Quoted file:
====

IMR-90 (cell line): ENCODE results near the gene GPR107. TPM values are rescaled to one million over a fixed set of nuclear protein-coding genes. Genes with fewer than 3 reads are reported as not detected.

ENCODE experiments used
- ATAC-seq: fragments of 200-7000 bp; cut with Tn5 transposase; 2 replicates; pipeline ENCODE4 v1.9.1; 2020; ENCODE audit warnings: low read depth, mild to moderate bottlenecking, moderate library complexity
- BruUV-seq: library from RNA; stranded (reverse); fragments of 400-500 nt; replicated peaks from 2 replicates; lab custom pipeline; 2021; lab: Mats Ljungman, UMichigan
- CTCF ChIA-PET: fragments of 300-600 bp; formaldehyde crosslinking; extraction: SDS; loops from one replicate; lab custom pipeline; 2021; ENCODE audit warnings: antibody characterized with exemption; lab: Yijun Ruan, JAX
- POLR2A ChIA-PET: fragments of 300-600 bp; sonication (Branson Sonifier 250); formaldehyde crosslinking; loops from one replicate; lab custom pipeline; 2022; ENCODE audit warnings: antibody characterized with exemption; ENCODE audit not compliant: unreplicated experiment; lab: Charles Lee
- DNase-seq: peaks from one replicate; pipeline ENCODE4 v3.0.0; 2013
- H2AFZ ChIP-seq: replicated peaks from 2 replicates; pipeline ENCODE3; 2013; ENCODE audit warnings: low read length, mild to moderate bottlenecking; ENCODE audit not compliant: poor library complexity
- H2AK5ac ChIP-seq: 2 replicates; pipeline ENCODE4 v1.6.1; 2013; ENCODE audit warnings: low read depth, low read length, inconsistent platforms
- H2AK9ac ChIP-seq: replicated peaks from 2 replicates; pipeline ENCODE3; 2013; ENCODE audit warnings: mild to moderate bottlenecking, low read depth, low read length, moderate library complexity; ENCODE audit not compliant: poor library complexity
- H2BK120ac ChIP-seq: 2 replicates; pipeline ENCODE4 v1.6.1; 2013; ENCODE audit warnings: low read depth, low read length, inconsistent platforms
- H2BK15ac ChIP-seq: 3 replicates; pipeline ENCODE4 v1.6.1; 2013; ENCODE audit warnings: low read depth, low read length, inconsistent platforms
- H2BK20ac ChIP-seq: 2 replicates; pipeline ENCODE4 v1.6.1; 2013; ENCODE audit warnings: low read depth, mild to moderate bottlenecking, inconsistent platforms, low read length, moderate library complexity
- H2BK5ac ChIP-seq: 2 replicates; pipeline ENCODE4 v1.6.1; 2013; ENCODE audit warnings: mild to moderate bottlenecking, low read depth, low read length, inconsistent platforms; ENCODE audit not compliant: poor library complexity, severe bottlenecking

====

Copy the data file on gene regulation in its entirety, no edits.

IMR-90 (cell line): ENCODE results near the gene GPR107. TPM values are rescaled to one million over a fixed set of nuclear protein-coding genes. Genes with fewer than 3 reads are reported as not detected.

ENCODE experiments used
- ATAC-seq: fragments of 200-7000 bp; cut with Tn5 transposase; 2 replicates; pipeline ENCODE4 v1.9.1; 2020; ENCODE audit warnings: low read depth, mild to moderate bottlenecking, moderate library complexity
- BruUV-seq: library from RNA; stranded (reverse); fragments of 400-500 nt; replicated peaks from 2 replicates; lab custom pipeline; 2021; lab: Mats Ljungman, UMichigan
- CTCF ChIA-PET: fragments of 300-600 bp; formaldehyde crosslinking; extraction: SDS; loops from one replicate; lab custom pipeline; 2021; ENCODE audit warnings: antibody characterized with exemption; lab: Yijun Ruan, JAX
- POLR2A ChIA-PET: fragments of 300-600 bp; sonication (Branson Sonifier 250); formaldehyde crosslinking; loops from one replicate; lab custom pipeline; 2022; ENCODE audit warnings: antibody characterized with exemption; ENCODE audit not compliant: unreplicated experiment; lab: Charles Lee
- DNase-seq: peaks from one replicate; pipeline ENCODE4 v3.0.0; 2013
- H2AFZ ChIP-seq: replicated peaks from 2 replicates; pipeline ENCODE3; 2013; ENCODE audit warnings: low read length, mild to moderate bottlenecking; ENCODE audit not compliant: poor library complexity
- H2AK5ac ChIP-seq: 2 replicates; pipeline ENCODE4 v1.6.1; 2013; ENCODE audit warnings: low read depth, low read length, inconsistent platforms
- H2AK9ac ChIP-seq: replicated peaks from 2 replicates; pipeline ENCODE3; 2013; ENCODE audit warnings: mild to moderate bottlenecking, low read depth, low read length, moderate library complexity; ENCODE audit not compliant: poor library complexity
- H2BK120ac ChIP-seq: 2 replicates; pipeline ENCODE4 v1.6.1; 2013; ENCODE audit warnings: low read depth, low read length, inconsistent platforms
- H2BK15ac ChIP-seq: 3 replicates; pipeline ENCODE4 v1.6.1; 2013; ENCODE audit warnings: low read depth, low read length, inconsistent platforms
- H2BK20ac ChIP-seq: 2 replicates; pipeline ENCODE4 v1.6.1; 2013; ENCODE audit warnings: low read depth, mild to moderate bottlenecking, inconsistent platforms, low read length, moderate library complexity
- H2BK5ac ChIP-seq: 2 replicates; pipeline ENCODE4 v1.6.1; 2013; ENCODE audit warnings: mild to moderate bottlenecking, low read depth, low read length, inconsistent platforms; ENCODE audit not compliant: poor library complexity, severe bottlenecking